This is repeated until each of the resources has been applied against each of the goals; when there are ten each of goals and resources, this requires a hundred individual gain computations and ten sums to be evaluated.

It will be immediately apparent, however, that this is only one of a larger number of possibilities, that is, this calculation assumes that the order of the resources as applied to the goals is invariant. Actually, of course, there may be better solutions available if the order of the resources is altered in addition to altering their sequence of application to the goals. A very large number of additional computations will be required in such a "brute force" calculation to take into account each of the possible assignments.

One possible simplification of the calculation can be accomplished by selecting the single gain term having the highest maximum value from the 10×10 matrix of FIG. 1, thus arbitrarily determining that this particular assignment is part of the optimum solution being sought. (This would normally only be done if there are no nonzero values in that particular row, corresponding to goals that simply cannot be met without assignment of a unique resource thereto.) If such a single term is selected, a subsequent 9×9 matrix can be constructed, comparable to that shown in FIG. 1, to determine the next maximal gain term. The process can then be repeated by selecting the maximum value from that matrix, recalculating an 8×8 matrix, now having two assignments fixed, and so on. This results in some savings in computational time with respect to the "brute force" solution. However, the optimal solution is realized only if the assumption that the maximum terms selected are part of the optimal solution is correct.

A more general method for computing a near-optimal allocation of resource requires that each element of the matrix in FIG. 1 is computed as the potential gain yielded by allocating that resource to the corresponding goal minus the sum of potential losses caused by unavailability of this resource for allocation to all other remaining goals. After the largest element in the matrix is selected, thus allocating one resource to one goal, the entire matrix is recomputed for the still unallocated set of resources, and the process repeated, until the resource set is exhausted.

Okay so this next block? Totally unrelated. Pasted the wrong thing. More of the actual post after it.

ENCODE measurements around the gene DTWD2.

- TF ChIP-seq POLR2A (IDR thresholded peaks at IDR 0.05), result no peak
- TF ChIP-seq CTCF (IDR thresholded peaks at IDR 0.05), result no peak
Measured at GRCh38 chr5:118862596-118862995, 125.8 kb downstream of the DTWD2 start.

The problem of assigning weapons to targets as above is but one of a vast variety of resource allocation problems that have been historically analyzed as above, namely, by trying all possible solutions and only simplifying the overall matrix when candidates emerge through extensive computation. Such problems are widespread throughout government and industry and a more efficient method of solution would be of great value. For example, there are thousands of organizations in the United States alone where, every day, managers decide the most efficient sequence for delivery trucks on routes that vary only slightly day to day due to various customer needs and the like. Similarly, the military commonly must assign literally hundreds of weapons, aircraft, missiles and the like to dozens of targets, if only for training purposes. Likewise, the power industry must make decisions continually on how to control flow of power through the power grid, transportation companies must assign loads to trains or long-haul trucks and select the best routes, communications networks are continually reconfigured to deal with various loading patterns, and the like.

Each of the above listed problems is generally repetitive, in the sense that although the specific resources available and goals to be satisfied will vary somewhat from day to day, the problem is similar in overall scheme and complexity from day to day. Therefore, rather than completely analyze each day's problem from ground zero, so to speak, it would be more appropriate and more conservative of computational time and effort to employ applicable portions of prior solutions that had yielded good results, reducing the additional computation time to that required to solve the differences between each new version of a consistent class of problems and prior similar problems of the same class.